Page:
Miss del Río: A Novel of Dolores del Río, the First Major Latina Star in Hollywood

  • By Bárbara Mujica
  • Graydon House
  • 416 pp.

The affecting, uneven story of a trailblazing actress.

Miss del Río: A Novel of Dolores del Río, the First Major Latina Star in Hollywood

Bárbara Mujica’s Miss del Río begins with a gripping scene: It’s 1910, and the family of a wealthy Mexican banker is hiding from revolutionaries as they invade homes in Durango. Lola (Dolores), the young daughter of the family, is confused and frightened by the hushed voices of the adults and by the intruder in her bedroom, who spits on her and smashes the porcelain Virgin on her nightstand, hissing, “Viva Pancho Villa!” Ultimately, Lola and her mother escape and flee to Mexico City.

Mara, the novel’s narrator, also escapes from Durango as a little girl, but she doesn’t come from wealth as Lola does. She’s an orphan cared for by a seamstress she calls Tía Emi, who tells Mara she is not her real aunt and refuses to reveal who Mara’s mother is. At 4 years old, Mara picks up scraps of cloth to earn her keep and eventually graduates to making “simple stitches. Before I knew the rosary, I could make flowers on cloth…Those petals were the only beautiful things in my life.”

Once in Mexico City, Mara meets Lola at the home of Lola’s cousin, who turns out to be Mexico’s president, Francisco Madero. Tía Emi works as a servant for the Madero household and is tasked with dressing and caring for 6-year-old Lola. Confused, Mara asks, “Why can’t she dress herself?...And why does someone need to stay with her when she eats? No one sits with me when I eat.” Tía Emi responds, “She’s not the same breed as us.” A complex mix of tension and fascination develops between Mara, a light-skinned poor girl, and Lola, a darker-skinned rich girl, which persists throughout their lives.

Mujica is an accomplished writer who complements the personal stories of Lola and Mara with subtly powerful historical and cultural context. Major events of the 20th century (including the Mexican Revolution, the 1929 Stock Market Crash, and World War II) come to life through the eyes of these two Latinas. Both are impacted by racism: Lola, after becoming an actress, is typecast as the “female Valentino,” playing everything from Argentineans to Native Americans. And Mara’s Latino husband believes joining the American troops to fight in WWII will prove his loyalty and end discrimination. The pathos of these scenes is deeply affecting.

Mara and Tía Emi are the most vivid, fully realized characters in the novel despite being secondary (and largely fictional). Mara’s longings and fears are easy to empathize with, and the mystery surrounding her mother’s identity keeps the pages turning. For her part, Tía Emi is one of the most complex characters I’ve ever encountered in fiction, with her loving heart and crusty exterior. Her salty language adds welcome comic relief, as when she regularly exclaims, ¡Me cago en la leche!” (“I shit in the milk.”)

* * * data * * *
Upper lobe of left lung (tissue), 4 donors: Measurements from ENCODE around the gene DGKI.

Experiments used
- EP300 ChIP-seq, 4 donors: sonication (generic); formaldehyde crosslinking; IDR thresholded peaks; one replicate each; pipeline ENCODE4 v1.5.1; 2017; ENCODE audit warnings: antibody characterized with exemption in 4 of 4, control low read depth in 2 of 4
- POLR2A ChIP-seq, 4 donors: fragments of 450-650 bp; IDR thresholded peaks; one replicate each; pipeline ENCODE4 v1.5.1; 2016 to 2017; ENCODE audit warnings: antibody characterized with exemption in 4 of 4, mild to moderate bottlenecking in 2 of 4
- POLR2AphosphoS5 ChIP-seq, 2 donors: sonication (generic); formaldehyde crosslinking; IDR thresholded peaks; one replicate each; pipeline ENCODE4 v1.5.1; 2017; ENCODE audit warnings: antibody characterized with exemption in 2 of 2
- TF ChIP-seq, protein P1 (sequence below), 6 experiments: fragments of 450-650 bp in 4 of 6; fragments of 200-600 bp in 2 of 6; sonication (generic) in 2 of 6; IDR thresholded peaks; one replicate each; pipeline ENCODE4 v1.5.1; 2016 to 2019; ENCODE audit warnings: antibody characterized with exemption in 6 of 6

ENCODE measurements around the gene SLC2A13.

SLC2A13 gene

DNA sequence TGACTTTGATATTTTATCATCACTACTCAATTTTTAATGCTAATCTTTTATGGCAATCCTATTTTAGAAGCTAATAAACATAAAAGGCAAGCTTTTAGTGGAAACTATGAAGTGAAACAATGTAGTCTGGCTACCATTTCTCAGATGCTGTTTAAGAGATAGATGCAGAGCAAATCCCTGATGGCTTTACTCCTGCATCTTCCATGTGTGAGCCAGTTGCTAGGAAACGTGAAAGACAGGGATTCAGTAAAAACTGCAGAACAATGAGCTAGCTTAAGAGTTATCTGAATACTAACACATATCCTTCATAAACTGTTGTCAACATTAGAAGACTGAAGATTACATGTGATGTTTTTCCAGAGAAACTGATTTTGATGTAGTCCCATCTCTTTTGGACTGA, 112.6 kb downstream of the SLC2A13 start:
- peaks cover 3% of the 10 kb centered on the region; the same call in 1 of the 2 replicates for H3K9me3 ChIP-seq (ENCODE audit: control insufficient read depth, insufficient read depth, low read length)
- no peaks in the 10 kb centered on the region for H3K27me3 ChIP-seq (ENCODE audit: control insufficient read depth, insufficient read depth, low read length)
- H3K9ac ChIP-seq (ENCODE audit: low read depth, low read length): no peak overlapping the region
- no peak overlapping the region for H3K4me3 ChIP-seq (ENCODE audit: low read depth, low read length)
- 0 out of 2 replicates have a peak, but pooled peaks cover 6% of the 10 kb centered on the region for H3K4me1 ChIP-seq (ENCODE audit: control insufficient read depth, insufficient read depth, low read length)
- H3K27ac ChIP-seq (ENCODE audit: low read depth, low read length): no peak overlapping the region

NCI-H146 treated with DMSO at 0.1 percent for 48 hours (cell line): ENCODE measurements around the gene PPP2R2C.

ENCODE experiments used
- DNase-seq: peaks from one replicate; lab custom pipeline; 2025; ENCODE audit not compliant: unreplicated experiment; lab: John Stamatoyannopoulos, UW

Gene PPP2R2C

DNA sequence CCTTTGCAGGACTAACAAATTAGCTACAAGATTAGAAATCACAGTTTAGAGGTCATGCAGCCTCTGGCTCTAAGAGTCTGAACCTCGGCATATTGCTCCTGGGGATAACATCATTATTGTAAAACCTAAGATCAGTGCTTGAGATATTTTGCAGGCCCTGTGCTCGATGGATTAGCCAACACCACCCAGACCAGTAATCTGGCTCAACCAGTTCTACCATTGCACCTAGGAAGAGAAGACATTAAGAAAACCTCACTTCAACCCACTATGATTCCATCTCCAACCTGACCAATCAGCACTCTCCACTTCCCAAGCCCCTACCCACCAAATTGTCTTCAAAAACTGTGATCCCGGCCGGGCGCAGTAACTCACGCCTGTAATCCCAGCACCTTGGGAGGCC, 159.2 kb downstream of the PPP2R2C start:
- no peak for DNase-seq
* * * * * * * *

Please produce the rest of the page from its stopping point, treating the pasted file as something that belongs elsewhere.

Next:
Other lighthearted moments come from the customers at the hair salon where Mara works as an adult. She doesn’t tell them she knows the famous Dolores del Río, preferring to secretly enjoy their opinions of Lola’s films:

“Oh, for heaven’s sake…You know a white man can’t marry a dark-skinned woman!”

“But Dolores del Río is Spanish! It says so in all the movie magazines.”

“Well, in the movie she’s Polynesian, and she can’t marry Joel McCrea. So she throws herself into the volcano!”

“Don’t cry, Mrs. Carver. You’ll ruin your makeup.”

Unfortunately, the subject of this biographical novel, Lola herself, never rises above the stereotype of the narcissistic film star with a string of lovers who is blind to the struggles of ordinary people. Near the end of the book, Lola develops a social conscience, but it is too little, too late. It helps that Mara is a stand-in for the reader in the way she judges and challenges Lola, but her motivation to remain friends with Lola is never clear. Even Tía Emi tells Mara repeatedly that Lola is just using her as a “rainy-day playmate.”

Given Mara’s pragmatism and the fact that she isn’t dazzled by Lola’s fame, what is it that keeps the relationship going? The novel provides no answers, and the reader can’t help wondering along with Mara, “Lola, are we friends? Really, truly friends?”

“Of course, Mara. You know that.”

“No, I don’t. You always introduce me as your assistant, not as your friend. And now, when I ask you for a favor…you hesitate.”

The narration and point of view are uneven and jarring at times. Some scenes are narrated from Lola’s point of view but still filtered through Mara’s perspective in a manner I found awkward and clunky — especially in scenes where Mara isn’t actually present. More conventional dual narration may have worked better.

Despite my disappointment with the representation of Lola, Miss del Río is well worth reading for the way Mujica captures the history of Mexico and Hollywood (especially the transition from silent films to talkies), and for her insight into how racism infiltrates the worlds of rich and poor alike.

Clarissa Harwood is a writing coach and the author of three historical novels, The Curse of Morton Abbey, Impossible Saints, and Bear No Malice. She holds a Ph.D. in 19th-century British literature and lives in Ontario, Canada.

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